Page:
Homemade Cocktails — Experiments, Critiques & Travels
That’s right folks, we’re Off, on the road, to Madison…
Well, technically, we’re already in here, in town for a wedding. I was lucky enough to come up earlier this year to do a little architectural and cocktailian snooping, which turned out extraordinarily well. Now, Madtown may be a Beertown, but that doesn’t mean the craft cocktail scene hasn’t arrived. There are currently two excellent bars making craft drinks up here in Cheeseland (and likely more in Milwaukee), and those are Merchant and Nostrano. I visited both when I was here in May and June, so of course I have to return and check up on ’em.
After parking downtown for the Concert on the Square last night (“Film Noir” scores, with a little Beethoven and James Bond thrown in for good measure), we headed across from the deck and into Merchant. The scene? Dark, cool, with a naturally-backlit bar, nifty industrial lighting, and a bit of chic-industrial décor. The bar is large enough to accommodate 4 bartenders and a bar-back when exceedingly busy, but at that point, Max was the only one behind the bar.
Merchant’s liquor stock and cocktail menu is excellent, varying with the seasons (currently it’s their summer menu) and using a large amount of house-made liqueurs and syrups, not mention a fantastic range of bitters and additives (including Bittercube, made locally, and Bitter Truth). While Dad perused “The Canon,” their menu of Classics, I glanced at their Originals. I usually try to sample craft bars’ more inventive drinks, since I’ve tasted many of the old standards (especially on Merchant’s summer list). I went with a refreshing take on the Pimm’s Cup:
Death’s Door Gin
Pimm’s No. 1
Housemade Créme de Menthe
Bittercube No. 1 Jamaican Bitters
Rinse, Top & Garnish: Green Chartreuse, Ginger Beer, Cucumber, Mint Sprig & Orange Wedges
Rinse a tall glass with Green Chartreuse. Shake the above ingredients with ice, add fresh ice to the rinsed glass, and pout the mixture in. Top with Gosling’s Ginger Beer and stir briefly to mix. Garnish with a slice of cucumber, a sprig of mint, and two orange wedges.
Very good. Death’s Door is a floral, American-style gin, distilled here in Madison by Yahara Bay using grain from Washington Island, Wisconsin. Combined with the Pimm’s, Menthe, and Lemon Juice, it makes for a light, refreshingly herbal drink, accented by the Bittercube Jamaican, which is redolent of allspice and a nice companion for the ginger beer. Gosling’s is a relatively smooth ginger beer, not nearly as bitey as something like Fentinman’s, but good. The Chartreuse makes up for the Gosling’s lack of bite, I think.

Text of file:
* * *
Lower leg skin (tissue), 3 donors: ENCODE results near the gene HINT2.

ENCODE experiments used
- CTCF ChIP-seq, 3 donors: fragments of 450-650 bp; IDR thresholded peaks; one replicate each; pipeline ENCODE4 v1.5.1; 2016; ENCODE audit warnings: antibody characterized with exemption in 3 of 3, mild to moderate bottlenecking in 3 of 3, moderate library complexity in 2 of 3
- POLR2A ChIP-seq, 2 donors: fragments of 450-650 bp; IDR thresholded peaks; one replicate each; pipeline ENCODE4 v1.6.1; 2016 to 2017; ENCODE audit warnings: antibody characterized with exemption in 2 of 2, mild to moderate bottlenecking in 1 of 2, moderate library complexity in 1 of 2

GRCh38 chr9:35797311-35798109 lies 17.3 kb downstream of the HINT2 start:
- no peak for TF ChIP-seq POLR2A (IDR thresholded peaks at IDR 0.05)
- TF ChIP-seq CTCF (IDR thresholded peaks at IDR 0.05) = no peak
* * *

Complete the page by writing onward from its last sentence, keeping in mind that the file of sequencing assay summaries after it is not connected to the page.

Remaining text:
Dad decided to go with a Mai Tai, being the classic he always orders at a particular Thai restaurant in Aschaffenburg, Germany. It’s my favorite Tiki drink, and Merchant puts an interesting spin on it (nothing radical, don’t worry!).
Merchant’s Mai Tai
Don Q Añejo Rum
Ron Matusalem Platino
Housemade Orgeat Syrup
Housemade Orange Curaçao
Fresh Lime Juice
Shake all the above and strain into a ice-filled double rocks glass. Garnish with a sprig of mint.
You might call it a Mai Tai Lite. The end result is smooth and floral, actually, with light citrus notes that I believe stem from the housemade orgeat (which is light, tasting of blanched almonds and fairly heavy on orange flower water) and curaçao, not as rich of a product as Marie Brizard’s. Still, I miss the depth and aged flavors of Beachbum Berry’s as-close-as-you-can-get-to-the-original-and-still-afford-it Mai Tai, made with Appleton Estate Extra 12-year and Rhum Clément VSOP, an unmatchable combination. Orgeat syrup is a whole other battle, one I’ve fought previously, and which I’ll post on shortly, though I will recommend Rick Stutz’s Pefect Orgeat Syrup recipe as the simplest and best-tasting. Fee’s is filled with too much of a citric acid flavor for a Mai Tai, so avoid it at all costs for this particular Tiki favorite.
At this point we were getting to know Max, the bartender, pretty well, particularly after finding out I’m an amateur mixer. I followed up with, “I’ll just have an Aviation,” (“Oh, just an Aviation!” was the reply) and he shook one up for me:
Luxardo Maraschino Liqueur
Rothman & Winter Créme de Violette
Shake with ice and strain into a coupe or cocktail glass.
Good, as always. The proportions may have been 2:1:1:1, or maybe 4:2:2:1, not sure. Anyhow, I haven’t made one of these in a long, long time, and it’s interesting how the violette kind of hides in the background. Anyway, perusing the library stacked in the corner of the bar, in particular the Bar La Florida Cocktail book, Max decided he wanted to try a flip, never having tasted one before (it’s been a while for me, too).
2 ounces Korbel Brandy
1 whole Egg
1/4 ounce to 1/2 ounce Simple Syrup
Shake without ice several times, then add ice and shake. Strain into a cocktail glass or coupe, the garnish with grated nutmeg (Bar la Florida uses cinnamon).
Well, it’s a flip! It always amazes me how cream and eggs, or perhaps the nutmeg, seem to bring out the chocolate notes in brandy and cognac (Chalfonte, in particular). Enjoyable, this served as an appetizer to keep me going until dinner later that night; leg of lamb for me, the cheese platter for Dad, most enjoyable after the concert.
Photos by IJL